Messinian vegetation and climate of the intermontane Florina-Ptolemais-Servia Basin, NW Greece inferred from palaeobotanical data: how well do plant fossils reflect past environments?

Bouchal J. M., GÜNER H. T., Velitzelos D., Velitzelos E., Denk T.

ROYAL SOCIETY OPEN SCIENCE, vol.7, no.5, 2020 (SCI-Expanded) identifier identifier identifier

  • Publication Type: Article / Article
  • Volume: 7 Issue: 5
  • Publication Date: 2020
  • Doi Number: 10.1098/rsos.192067
  • Journal Indexes: Science Citation Index Expanded (SCI-EXPANDED), Scopus, BIOSIS, CAB Abstracts, INSPEC, MLA - Modern Language Association Database, Veterinary Science Database, Directory of Open Access Journals
  • Istanbul University Affiliated: No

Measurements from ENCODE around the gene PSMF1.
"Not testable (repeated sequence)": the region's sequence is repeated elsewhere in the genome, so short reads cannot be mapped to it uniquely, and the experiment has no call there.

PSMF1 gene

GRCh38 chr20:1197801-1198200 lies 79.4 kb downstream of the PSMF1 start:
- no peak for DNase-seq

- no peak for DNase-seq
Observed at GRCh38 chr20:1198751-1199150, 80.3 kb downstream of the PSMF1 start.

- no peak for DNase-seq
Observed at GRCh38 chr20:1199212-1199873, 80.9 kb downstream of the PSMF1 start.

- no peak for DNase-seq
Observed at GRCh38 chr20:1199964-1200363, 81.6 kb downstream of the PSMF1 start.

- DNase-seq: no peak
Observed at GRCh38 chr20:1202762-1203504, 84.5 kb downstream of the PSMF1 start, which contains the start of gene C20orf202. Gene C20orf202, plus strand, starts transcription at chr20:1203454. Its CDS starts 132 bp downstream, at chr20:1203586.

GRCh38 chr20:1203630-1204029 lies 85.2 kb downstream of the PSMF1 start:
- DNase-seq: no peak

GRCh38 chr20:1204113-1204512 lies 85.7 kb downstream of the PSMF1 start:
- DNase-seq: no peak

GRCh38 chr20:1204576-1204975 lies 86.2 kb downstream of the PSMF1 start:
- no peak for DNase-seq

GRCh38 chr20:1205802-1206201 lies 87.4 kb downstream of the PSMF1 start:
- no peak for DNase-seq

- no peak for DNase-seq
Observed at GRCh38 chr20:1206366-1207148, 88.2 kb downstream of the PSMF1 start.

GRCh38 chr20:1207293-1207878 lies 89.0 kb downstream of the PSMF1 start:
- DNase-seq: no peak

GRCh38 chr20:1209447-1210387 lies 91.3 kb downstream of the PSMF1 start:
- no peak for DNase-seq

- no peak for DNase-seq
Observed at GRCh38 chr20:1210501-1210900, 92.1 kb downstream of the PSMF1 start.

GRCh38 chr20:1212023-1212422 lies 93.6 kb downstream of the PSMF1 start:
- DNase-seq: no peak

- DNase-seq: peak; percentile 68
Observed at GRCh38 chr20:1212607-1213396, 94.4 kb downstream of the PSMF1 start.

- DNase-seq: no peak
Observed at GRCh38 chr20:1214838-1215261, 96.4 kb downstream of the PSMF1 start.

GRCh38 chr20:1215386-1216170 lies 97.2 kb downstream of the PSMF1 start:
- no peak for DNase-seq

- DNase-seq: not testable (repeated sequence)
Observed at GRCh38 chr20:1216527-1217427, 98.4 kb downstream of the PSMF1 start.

The late Miocene is marked by pronounced environmental changes and the appearance of strong temperature and precipitation seasonality. Although environmental heterogeneity is to be expected during this time, it is challenging to reconstruct palaeoenvironments using plant fossils. We investigated leaves and dispersed spores/pollen from 6.4 to 6 Ma strata in the intermontane Florina-Ptolemais-Servia Basin (FPS) of northwestern Greece. To assess how well plant fossils reflect the actual vegetation of the FPS, we assigned fossil taxa to biomes providing a measure for environmental heterogeneity. Additionally, the palynological assemblage was compared with pollen spectra from modern lake sediments to assess biases in spore/pollen representation in the pollen record. We found a close match of the Vegora assemblage with modern Fagus-Abies forests of Turkey. Using taxonomic affinities of leaf fossils, we further established close similarities of the Vegora assemblage with modern laurophyllous oak forests of Afghanistan. Finally, using information from sedimentary environment and taphonomy, we distinguished local and distantly growing vegetation types. We then subjected the plant assemblage of Vegora to different methods of climate reconstruction and discussed their potentials and limitations. Leaf and spore/pollen records allow accurate reconstructions of palaeoenvironments in the FPS, whereas extra-regional vegetation from coastal lowlands is probably not captured.